Thursday, September 23, 2010

Tropical this week...more "Fallish" next week!


On this first full day of the Autumnal Equinox, I thought I'd reassure everyone that more fall like temperatures are only a few days away. The persistent tropical air mass and a stubborn jet stream to our north has been keeping us in the "Florida" mode for the past several weeks. On a positive note, we have had a great September as far as rainfall goes. This is important because we will be quickly entering a La Nina winter pattern, which typically is dry. So far, my backyard in Helotes has measured almost 6 inches of rain in September. As the first real cool front nears us on Sunday, look for an increase in rainfall chances, with a few thunderstorms developing along the front. After the front passes, computer models are showing dew points in the 40's and 50's for most of next week. I would not be surprised to see some of our lows drop into the 50's!

Meanwhile, the National Hurricane Center is becoming concerned that Mathew may be about to form in the Caribbean today or tomorrow. This could be trouble for Florida early next week as the cool front pushes the storm in that direction.

Monday, September 20, 2010

September Rain totals from NOAA

So far, in my backyard, we've received 5.52 inches of rain in September. Latest 3 day storm total has been 1.14 inches.

Here is the latest rainfall update from NOAA on 9-19-10:

.. September 2010 has become one of the wetter septembers at
Austin and San Antonio...

the first 19 days of September 2010 has brought one of the wetter
septembers to Austin and San Antonio. Rainfall from a cold front
late September 2nd to the early morning hours of September 3rd
was followed by scattered showers the afternoon of the 6th
and rains associated with Hermine the 7th through the 8th.
Additional rain came from isolated showers the weekend of
September 11th and 12th to Tuesday the 14th... and more widespread
rain showers from Friday the 17th through Sunday the 19th.

Rainfall for the first 19 days of September shows that September 2010
is so far the 4th wettest September at Austin Mabry... the 15th
wettest at Austin Bergstrom... and the 8th wettest at San Antonio.
With 11 more days left in September... the final figures for
September 2010 will change.

The list below shows the wettest septembers from the past compared
to the rain that has come from September 1st to 19th of 2010.

At Austin Mabry so far in September 2010... 12.19 inches of rain
has fallen. The wettest septembers at Austin Mabry from 1856 to
2009 are listed below.

1. 20.78 September 1921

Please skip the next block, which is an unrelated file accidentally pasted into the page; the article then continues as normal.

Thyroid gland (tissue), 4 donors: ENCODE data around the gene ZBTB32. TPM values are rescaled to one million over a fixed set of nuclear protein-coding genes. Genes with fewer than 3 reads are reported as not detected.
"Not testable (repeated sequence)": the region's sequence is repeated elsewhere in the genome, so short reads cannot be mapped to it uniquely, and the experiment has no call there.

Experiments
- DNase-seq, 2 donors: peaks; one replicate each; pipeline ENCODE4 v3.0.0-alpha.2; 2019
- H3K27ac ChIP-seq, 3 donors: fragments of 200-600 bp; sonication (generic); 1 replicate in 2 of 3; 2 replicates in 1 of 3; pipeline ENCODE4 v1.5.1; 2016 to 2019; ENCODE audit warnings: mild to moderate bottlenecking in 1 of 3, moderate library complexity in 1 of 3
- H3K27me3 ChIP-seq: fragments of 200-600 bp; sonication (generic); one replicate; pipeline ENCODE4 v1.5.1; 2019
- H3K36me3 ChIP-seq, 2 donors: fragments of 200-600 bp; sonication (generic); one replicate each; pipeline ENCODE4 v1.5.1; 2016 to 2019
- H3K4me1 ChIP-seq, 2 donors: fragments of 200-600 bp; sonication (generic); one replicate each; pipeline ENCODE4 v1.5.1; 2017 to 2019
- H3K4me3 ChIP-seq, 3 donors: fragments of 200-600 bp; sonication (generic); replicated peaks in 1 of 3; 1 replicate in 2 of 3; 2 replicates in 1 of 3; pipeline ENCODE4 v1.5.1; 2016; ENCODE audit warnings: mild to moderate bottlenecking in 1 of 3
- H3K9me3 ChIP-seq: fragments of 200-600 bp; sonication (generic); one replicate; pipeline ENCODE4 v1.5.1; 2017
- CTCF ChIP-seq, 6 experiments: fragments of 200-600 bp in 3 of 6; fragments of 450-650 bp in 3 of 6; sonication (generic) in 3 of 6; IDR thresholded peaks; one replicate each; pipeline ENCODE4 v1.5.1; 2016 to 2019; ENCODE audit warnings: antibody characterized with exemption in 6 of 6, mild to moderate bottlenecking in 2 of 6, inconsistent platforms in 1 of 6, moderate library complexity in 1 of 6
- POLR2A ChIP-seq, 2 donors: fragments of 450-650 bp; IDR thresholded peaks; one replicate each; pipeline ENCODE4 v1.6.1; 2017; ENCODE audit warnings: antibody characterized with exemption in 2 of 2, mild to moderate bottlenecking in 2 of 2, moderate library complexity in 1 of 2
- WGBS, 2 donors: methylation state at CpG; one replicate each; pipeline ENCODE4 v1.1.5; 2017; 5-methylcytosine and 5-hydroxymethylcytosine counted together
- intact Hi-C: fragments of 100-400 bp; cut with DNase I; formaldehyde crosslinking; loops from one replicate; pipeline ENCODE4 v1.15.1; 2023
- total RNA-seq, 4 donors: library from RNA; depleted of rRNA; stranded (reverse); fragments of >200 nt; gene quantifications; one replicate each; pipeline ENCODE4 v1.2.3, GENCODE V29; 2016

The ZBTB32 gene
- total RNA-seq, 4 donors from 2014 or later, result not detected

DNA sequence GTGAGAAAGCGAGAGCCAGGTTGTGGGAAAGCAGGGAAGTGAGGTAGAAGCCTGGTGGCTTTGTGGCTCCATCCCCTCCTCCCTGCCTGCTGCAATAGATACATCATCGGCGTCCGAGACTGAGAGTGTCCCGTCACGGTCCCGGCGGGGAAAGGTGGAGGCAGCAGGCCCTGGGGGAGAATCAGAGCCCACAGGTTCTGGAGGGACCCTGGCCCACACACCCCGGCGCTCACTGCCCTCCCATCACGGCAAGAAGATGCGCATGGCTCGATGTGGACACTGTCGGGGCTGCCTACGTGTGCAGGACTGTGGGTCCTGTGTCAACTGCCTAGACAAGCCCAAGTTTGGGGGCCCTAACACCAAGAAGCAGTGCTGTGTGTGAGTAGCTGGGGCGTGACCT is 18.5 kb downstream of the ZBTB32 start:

2. 12.78 September 1874
3. 12.33 September 1886
4. 10.54 September 1873
5. 9.70 September 1859

At Austin Bergstrom international Airport so far in September
2010... 4.75 inches of rain has fallen.

The wettest septembers at Austin Bergstrom from 1943 to 2009 are listed
below.

1. 9.36 September 1986
2. 8.82 September 1957
3. 8.80 September 1958
4. 6.98 September 2009
5. 6.50 September 1967

at San Antonio International Airport so far in September 2010... 8.90
inches of rain has fallen.

The wettest septembers at San Antonio from 1885 to 2009 are
listed below.

1. 15.78 September 1946
2. 13.09 September 1973
3. 11.71 September 1874
4. 11.16 September 1967
5. 11.10 September 1957
6. 9.21 September 2003
7. 8.95 September 1882
8. 8.87 September 1896

The scattered showers the past few days have brought brief wind
gusts to the area.

Scattered afternoon showers and thunderstorms moving across south
central Texas today produced brief wind gusts around 30 to 39 mph
in the afternoon.

Peak wind information from a few airports across south central Texas
from the scattered showers and thunderstorms on Sunday
September 19th are listed below.

Pleasanton... ... ... ... ... ... ... ... ... ... .23 mph
New Braunfels Municipal Airport... ... ... .35 mph
Randolph AFB... ... ... ... ... ... ... ... ... ..23 mph
San Antonio Stinson field... ... ... ... ... .26 mph
San Antonio International Airport... ... ..39 mph
Austin Bergstrom international Airport... 33 mph
Austin Camp Mabry... ... ... ... ... ... ... ... 28 mph
del Rio International Airport... ... ... ... 28 mph

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Wednesday, September 8, 2010

Rainfall totals from Hermine


It's been a very interesting past 24hrs around here, due to Tropical Storm Hermine. As most of you know by now, the storm passed directly over Bexar County around noon on Tuesday the 7th, dropping lots of rain and giving the San Antonio Airport wind gusts to 60mph. At my place in Helotes, winds stayed in the 30's. Rainfall totals have been impressive for most of our area and I have posted some latest graphics with this posting. For my backyard, we've had just over 4 inches, but that total is actually much less than most of Bexar and surrounding counties as you can see by the graphics I have posted from Weather Underground. We missed the big rains last night and are currently missing a "Rain Train" that has developed within a few miles of here, extending from near Hondo, through Fair Oaks and all of the way to north of Austin. This line of storms has moved little in the past 5 hours!

Tuesday, September 7, 2010

Hermine moving more northerly now...less rain, more wind!


This is what I was worried about....the latest update on Hermine from our local NOAA office:

Hermine made landfall late last night just south of Brownsville...and is currently tracking north across south Texas. Current position is near Alice where they are getting tropical storm force wind gusts near 50 mph. The storm is moving slightly to the right of the current forecast track.

The track of Hermine will take the storm north during the day, crossing near the San Antonio area by 1pm. The storm continues to move north at 17 mph. This has allowed the storm to keep its strength a little longer than earlier anticipated. Because of this, am introducing some possible wind impacts across the far southern areas of South Central Texas over Atascosa, Frio, and Karnes Counties. Across these counties, tropical storm force winds of 40 mph are possible, with some gusts up to 50 mph. These winds could start as early as 9am...and last several hours through early afternoon. These winds may be strong enough for some minor wind damage and power outages. Will have to watch this closely as wind impacts could move farther north into the San Antonio area. Gusty conditions will prevail elsewhere across South Central Texas during the day with winds forecast of 25 to 35 mph...some gusts as high as 50 mph in the heavier rain bands.

Because of the fast movement and track of the storm, we are scaling back our total rain forecast, especially over western areas. I have attached the latest graphic with our thinking of rainfall potential. 3-5 inches mainly east of a Kerrville to Pearsall line, 1-3 inches west of this line. We can still get some isolated totals in the 8-10 inch range...but my confidence of this is going down because of Hermine's fast movement.